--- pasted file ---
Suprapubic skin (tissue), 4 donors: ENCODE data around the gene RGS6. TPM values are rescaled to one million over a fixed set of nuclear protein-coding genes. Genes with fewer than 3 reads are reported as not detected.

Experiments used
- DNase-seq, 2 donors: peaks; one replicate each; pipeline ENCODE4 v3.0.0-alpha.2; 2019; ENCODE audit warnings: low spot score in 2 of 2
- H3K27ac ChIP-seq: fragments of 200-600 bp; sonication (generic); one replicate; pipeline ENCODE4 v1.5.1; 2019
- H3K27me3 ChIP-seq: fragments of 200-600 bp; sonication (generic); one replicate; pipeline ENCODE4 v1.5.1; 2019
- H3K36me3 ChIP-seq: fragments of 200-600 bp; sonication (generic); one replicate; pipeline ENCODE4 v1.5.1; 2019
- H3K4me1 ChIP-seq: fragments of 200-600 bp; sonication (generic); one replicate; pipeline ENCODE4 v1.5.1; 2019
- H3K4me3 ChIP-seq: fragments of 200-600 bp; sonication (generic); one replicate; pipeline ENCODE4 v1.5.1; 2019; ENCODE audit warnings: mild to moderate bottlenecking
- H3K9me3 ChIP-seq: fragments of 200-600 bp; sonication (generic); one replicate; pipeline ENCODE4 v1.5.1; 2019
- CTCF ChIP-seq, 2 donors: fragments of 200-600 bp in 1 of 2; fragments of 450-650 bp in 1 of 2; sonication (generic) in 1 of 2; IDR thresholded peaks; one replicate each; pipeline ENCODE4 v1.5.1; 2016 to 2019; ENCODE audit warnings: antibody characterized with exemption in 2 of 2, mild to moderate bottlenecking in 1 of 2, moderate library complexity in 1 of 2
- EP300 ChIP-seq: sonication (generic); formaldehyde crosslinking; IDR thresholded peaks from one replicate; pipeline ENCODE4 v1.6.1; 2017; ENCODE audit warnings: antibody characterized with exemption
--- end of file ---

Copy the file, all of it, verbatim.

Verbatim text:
Suprapubic skin (tissue), 4 donors: ENCODE data around the gene RGS6. TPM values are rescaled to one million over a fixed set of nuclear protein-coding genes. Genes with fewer than 3 reads are reported as not detected.

Experiments used
- DNase-seq, 2 donors: peaks; one replicate each; pipeline ENCODE4 v3.0.0-alpha.2; 2019; ENCODE audit warnings: low spot score in 2 of 2
- H3K27ac ChIP-seq: fragments of 200-600 bp; sonication (generic); one replicate; pipeline ENCODE4 v1.5.1; 2019
- H3K27me3 ChIP-seq: fragments of 200-600 bp; sonication (generic); one replicate; pipeline ENCODE4 v1.5.1; 2019
- H3K36me3 ChIP-seq: fragments of 200-600 bp; sonication (generic); one replicate; pipeline ENCODE4 v1.5.1; 2019
- H3K4me1 ChIP-seq: fragments of 200-600 bp; sonication (generic); one replicate; pipeline ENCODE4 v1.5.1; 2019
- H3K4me3 ChIP-seq: fragments of 200-600 bp; sonication (generic); one replicate; pipeline ENCODE4 v1.5.1; 2019; ENCODE audit warnings: mild to moderate bottlenecking
- H3K9me3 ChIP-seq: fragments of 200-600 bp; sonication (generic); one replicate; pipeline ENCODE4 v1.5.1; 2019
- CTCF ChIP-seq, 2 donors: fragments of 200-600 bp in 1 of 2; fragments of 450-650 bp in 1 of 2; sonication (generic) in 1 of 2; IDR thresholded peaks; one replicate each; pipeline ENCODE4 v1.5.1; 2016 to 2019; ENCODE audit warnings: antibody characterized with exemption in 2 of 2, mild to moderate bottlenecking in 1 of 2, moderate library complexity in 1 of 2
- EP300 ChIP-seq: sonication (generic); formaldehyde crosslinking; IDR thresholded peaks from one replicate; pipeline ENCODE4 v1.6.1; 2017; ENCODE audit warnings: antibody characterized with exemption